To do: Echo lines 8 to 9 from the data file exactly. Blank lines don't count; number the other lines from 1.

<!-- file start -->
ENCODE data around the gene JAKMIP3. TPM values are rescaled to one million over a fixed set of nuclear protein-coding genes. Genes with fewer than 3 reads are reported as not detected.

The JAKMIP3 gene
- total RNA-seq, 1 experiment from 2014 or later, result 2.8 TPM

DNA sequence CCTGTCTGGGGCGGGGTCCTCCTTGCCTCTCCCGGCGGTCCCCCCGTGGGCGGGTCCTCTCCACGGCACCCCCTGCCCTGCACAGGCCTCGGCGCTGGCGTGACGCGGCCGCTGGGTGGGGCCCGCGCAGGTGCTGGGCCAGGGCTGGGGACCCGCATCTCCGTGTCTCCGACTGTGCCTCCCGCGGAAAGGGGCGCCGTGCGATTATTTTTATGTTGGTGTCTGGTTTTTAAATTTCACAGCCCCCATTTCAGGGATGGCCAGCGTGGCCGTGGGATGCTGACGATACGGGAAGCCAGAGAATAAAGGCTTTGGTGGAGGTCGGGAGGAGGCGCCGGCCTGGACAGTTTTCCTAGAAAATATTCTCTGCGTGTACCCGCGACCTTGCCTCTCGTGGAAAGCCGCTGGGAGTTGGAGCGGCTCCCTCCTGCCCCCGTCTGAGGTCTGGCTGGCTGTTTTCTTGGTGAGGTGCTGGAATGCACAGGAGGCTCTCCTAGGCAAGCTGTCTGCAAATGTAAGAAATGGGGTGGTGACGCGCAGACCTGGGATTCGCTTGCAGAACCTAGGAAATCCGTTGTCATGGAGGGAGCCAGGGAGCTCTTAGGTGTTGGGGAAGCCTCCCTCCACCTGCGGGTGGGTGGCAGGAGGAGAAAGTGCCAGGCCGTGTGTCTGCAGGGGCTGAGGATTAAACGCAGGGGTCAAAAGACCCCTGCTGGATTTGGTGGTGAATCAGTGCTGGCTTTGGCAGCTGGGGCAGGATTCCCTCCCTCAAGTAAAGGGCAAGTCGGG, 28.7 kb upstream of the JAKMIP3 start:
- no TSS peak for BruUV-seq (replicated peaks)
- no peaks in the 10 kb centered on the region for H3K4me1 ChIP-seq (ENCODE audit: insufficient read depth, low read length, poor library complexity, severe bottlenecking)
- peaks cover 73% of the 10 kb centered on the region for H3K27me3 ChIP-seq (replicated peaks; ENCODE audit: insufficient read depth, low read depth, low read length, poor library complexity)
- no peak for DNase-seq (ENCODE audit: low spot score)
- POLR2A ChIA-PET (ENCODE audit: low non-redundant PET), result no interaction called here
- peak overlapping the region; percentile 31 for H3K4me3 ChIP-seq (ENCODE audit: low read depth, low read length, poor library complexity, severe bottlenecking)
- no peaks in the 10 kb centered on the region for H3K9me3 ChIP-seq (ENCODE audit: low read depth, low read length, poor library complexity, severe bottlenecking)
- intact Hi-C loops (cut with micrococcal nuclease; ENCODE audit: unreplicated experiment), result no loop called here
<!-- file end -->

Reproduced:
- no peak for DNase-seq (ENCODE audit: low spot score)
- POLR2A ChIA-PET (ENCODE audit: low non-redundant PET), result no interaction called here